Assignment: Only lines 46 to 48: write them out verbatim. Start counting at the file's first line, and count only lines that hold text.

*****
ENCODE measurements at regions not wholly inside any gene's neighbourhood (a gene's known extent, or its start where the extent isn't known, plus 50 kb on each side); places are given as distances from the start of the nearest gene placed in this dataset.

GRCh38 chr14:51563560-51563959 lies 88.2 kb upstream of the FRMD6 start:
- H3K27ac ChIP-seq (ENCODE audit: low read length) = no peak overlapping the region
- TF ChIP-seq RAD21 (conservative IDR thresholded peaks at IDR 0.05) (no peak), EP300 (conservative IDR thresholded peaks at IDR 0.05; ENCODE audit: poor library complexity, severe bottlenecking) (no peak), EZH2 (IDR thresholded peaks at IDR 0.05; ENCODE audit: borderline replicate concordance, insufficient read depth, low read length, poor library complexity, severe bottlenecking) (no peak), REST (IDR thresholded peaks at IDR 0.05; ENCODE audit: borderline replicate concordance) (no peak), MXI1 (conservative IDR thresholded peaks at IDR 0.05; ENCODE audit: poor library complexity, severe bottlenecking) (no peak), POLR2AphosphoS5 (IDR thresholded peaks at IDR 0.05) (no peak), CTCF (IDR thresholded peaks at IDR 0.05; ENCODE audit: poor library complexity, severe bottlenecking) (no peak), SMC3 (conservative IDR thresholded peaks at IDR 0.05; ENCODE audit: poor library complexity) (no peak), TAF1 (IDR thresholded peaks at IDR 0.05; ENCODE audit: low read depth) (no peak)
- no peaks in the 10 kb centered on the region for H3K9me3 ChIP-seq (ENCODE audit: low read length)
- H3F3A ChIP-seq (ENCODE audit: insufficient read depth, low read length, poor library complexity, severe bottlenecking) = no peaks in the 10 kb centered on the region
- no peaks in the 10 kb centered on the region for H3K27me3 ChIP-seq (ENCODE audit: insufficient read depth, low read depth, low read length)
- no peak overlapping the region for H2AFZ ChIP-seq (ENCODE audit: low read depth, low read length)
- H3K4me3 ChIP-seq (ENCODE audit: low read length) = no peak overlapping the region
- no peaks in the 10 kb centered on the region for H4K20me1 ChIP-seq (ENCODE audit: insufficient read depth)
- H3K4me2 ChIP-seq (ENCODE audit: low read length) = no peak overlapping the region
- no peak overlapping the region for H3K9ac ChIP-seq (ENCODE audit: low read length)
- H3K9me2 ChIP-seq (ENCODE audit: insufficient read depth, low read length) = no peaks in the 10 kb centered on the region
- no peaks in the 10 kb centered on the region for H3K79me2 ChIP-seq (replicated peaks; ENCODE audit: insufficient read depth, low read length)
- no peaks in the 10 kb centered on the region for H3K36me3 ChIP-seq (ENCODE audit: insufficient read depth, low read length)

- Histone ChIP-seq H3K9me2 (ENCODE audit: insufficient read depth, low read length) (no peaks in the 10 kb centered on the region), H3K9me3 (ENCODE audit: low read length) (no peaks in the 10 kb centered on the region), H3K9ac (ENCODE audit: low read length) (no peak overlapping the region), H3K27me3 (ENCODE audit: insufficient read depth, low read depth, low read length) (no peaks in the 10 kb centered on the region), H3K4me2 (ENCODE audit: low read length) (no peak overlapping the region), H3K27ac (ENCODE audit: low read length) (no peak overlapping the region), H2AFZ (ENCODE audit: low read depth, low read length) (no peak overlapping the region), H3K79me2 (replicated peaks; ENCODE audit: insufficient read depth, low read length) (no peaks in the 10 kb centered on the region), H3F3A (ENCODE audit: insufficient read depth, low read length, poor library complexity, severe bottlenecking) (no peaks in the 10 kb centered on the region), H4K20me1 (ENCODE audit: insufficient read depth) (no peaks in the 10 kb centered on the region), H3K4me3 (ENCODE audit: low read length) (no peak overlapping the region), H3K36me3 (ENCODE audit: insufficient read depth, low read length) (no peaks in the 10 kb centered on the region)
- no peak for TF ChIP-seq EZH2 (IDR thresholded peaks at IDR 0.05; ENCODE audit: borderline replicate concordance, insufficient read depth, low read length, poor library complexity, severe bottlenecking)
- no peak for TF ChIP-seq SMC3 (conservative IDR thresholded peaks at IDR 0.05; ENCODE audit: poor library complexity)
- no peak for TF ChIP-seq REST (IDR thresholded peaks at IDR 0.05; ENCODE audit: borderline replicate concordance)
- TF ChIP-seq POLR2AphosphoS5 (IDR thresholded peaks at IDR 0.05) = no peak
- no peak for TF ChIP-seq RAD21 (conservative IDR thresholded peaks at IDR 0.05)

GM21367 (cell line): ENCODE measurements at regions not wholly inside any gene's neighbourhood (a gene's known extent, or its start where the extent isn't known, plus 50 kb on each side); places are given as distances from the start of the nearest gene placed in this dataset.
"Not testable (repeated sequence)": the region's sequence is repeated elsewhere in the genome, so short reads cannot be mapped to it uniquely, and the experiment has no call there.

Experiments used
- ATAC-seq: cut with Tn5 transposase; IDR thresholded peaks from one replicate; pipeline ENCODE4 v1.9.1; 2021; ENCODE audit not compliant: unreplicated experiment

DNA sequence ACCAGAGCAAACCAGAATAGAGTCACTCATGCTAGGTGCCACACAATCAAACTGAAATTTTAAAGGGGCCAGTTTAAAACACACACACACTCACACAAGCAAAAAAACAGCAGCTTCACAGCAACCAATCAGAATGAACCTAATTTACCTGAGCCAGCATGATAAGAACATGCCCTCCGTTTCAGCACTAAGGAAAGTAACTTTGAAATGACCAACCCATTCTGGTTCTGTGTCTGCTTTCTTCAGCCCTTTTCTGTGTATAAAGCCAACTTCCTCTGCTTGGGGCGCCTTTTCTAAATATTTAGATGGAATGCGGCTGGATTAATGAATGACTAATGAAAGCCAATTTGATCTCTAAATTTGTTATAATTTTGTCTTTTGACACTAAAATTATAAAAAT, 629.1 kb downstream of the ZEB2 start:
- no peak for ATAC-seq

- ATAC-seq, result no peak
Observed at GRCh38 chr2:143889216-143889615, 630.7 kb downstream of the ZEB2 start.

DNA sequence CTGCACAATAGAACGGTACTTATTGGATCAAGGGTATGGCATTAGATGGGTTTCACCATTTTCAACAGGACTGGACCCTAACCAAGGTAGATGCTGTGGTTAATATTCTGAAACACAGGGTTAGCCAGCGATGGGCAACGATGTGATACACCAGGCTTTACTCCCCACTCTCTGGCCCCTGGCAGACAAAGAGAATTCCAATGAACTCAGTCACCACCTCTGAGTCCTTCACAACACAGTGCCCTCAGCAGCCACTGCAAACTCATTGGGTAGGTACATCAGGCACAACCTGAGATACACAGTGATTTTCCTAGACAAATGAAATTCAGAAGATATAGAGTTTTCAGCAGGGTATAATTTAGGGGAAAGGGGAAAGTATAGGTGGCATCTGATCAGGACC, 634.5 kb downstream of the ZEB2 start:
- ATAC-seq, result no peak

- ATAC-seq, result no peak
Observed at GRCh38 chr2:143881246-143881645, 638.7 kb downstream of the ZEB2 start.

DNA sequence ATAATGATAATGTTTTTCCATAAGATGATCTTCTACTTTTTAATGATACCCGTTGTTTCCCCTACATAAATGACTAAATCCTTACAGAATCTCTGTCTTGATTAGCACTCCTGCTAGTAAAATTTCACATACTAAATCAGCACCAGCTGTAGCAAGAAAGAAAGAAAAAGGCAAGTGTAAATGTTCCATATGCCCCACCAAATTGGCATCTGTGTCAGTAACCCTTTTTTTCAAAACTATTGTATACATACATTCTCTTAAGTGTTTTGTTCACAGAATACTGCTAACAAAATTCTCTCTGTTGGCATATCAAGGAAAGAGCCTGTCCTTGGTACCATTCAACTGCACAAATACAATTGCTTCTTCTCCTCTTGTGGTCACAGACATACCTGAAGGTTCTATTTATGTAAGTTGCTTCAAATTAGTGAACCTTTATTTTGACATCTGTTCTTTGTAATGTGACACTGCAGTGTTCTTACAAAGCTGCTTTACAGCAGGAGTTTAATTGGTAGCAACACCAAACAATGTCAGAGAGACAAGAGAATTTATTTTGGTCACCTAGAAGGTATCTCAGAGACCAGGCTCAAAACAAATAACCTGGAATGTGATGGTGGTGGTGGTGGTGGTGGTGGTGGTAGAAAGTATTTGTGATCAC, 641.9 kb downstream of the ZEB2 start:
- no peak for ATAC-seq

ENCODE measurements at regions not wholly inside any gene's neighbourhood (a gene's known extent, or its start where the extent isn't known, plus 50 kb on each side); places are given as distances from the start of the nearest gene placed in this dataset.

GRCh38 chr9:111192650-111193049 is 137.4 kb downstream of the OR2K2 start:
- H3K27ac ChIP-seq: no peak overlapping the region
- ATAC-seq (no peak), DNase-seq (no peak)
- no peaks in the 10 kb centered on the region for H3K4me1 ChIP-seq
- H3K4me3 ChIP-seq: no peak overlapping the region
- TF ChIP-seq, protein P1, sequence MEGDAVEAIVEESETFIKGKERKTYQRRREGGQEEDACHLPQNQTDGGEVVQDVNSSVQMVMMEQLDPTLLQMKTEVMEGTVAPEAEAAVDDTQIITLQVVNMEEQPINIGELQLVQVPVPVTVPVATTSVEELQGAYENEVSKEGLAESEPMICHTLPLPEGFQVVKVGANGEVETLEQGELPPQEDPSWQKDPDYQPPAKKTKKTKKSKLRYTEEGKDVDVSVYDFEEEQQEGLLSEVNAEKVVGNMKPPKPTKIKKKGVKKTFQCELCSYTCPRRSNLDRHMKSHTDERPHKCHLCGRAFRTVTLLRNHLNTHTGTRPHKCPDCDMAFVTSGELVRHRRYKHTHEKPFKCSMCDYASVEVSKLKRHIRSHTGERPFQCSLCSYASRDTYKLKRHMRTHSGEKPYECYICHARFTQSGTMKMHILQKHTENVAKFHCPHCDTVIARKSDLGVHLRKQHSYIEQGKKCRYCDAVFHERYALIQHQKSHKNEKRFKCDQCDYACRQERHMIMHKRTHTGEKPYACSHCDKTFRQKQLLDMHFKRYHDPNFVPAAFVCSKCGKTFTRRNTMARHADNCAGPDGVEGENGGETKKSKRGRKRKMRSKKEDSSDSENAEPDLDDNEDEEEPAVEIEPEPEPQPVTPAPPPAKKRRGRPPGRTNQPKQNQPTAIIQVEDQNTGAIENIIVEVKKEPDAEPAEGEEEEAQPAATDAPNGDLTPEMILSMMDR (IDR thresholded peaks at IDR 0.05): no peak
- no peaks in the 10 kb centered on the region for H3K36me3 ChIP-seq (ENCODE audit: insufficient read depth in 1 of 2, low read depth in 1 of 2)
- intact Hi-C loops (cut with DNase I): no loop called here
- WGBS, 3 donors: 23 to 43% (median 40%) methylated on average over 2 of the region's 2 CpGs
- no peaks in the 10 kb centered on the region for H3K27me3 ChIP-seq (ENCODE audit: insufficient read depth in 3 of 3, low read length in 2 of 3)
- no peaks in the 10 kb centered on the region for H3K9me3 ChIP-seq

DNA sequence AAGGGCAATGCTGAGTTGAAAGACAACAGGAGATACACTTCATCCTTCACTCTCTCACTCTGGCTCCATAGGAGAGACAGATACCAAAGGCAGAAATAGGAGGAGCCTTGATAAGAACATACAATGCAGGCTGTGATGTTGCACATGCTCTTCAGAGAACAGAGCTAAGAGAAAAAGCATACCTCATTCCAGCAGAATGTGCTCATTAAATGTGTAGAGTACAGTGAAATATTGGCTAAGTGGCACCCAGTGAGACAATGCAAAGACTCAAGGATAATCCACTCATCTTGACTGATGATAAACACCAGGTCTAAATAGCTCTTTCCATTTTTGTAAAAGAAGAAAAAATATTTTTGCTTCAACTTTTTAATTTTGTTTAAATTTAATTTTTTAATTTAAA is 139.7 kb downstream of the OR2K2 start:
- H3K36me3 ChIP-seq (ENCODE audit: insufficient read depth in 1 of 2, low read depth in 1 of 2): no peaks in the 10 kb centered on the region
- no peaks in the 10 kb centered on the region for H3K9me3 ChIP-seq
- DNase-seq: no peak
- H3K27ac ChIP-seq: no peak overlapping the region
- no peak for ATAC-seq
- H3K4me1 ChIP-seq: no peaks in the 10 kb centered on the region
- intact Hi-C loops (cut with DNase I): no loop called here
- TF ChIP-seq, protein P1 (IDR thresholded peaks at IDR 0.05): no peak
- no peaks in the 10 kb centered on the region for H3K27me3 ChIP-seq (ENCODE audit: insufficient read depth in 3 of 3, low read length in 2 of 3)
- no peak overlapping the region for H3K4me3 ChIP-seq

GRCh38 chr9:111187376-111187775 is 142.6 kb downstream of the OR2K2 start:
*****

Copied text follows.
- no peaks in the 10 kb centered on the region for H3K27me3 ChIP-seq (ENCODE audit: insufficient read depth in 3 of 3, low read length in 2 of 3)
- no peaks in the 10 kb centered on the region for H3K9me3 ChIP-seq

DNA sequence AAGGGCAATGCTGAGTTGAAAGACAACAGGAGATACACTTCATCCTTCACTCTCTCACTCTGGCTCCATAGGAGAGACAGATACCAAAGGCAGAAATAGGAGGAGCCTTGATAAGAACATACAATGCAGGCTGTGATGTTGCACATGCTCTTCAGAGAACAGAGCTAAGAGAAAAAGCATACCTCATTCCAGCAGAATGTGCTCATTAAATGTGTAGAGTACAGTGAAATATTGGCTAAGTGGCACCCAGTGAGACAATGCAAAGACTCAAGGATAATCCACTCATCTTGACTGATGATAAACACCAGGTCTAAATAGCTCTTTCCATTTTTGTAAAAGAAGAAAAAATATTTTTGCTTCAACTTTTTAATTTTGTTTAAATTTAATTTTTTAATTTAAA is 139.7 kb downstream of the OR2K2 start: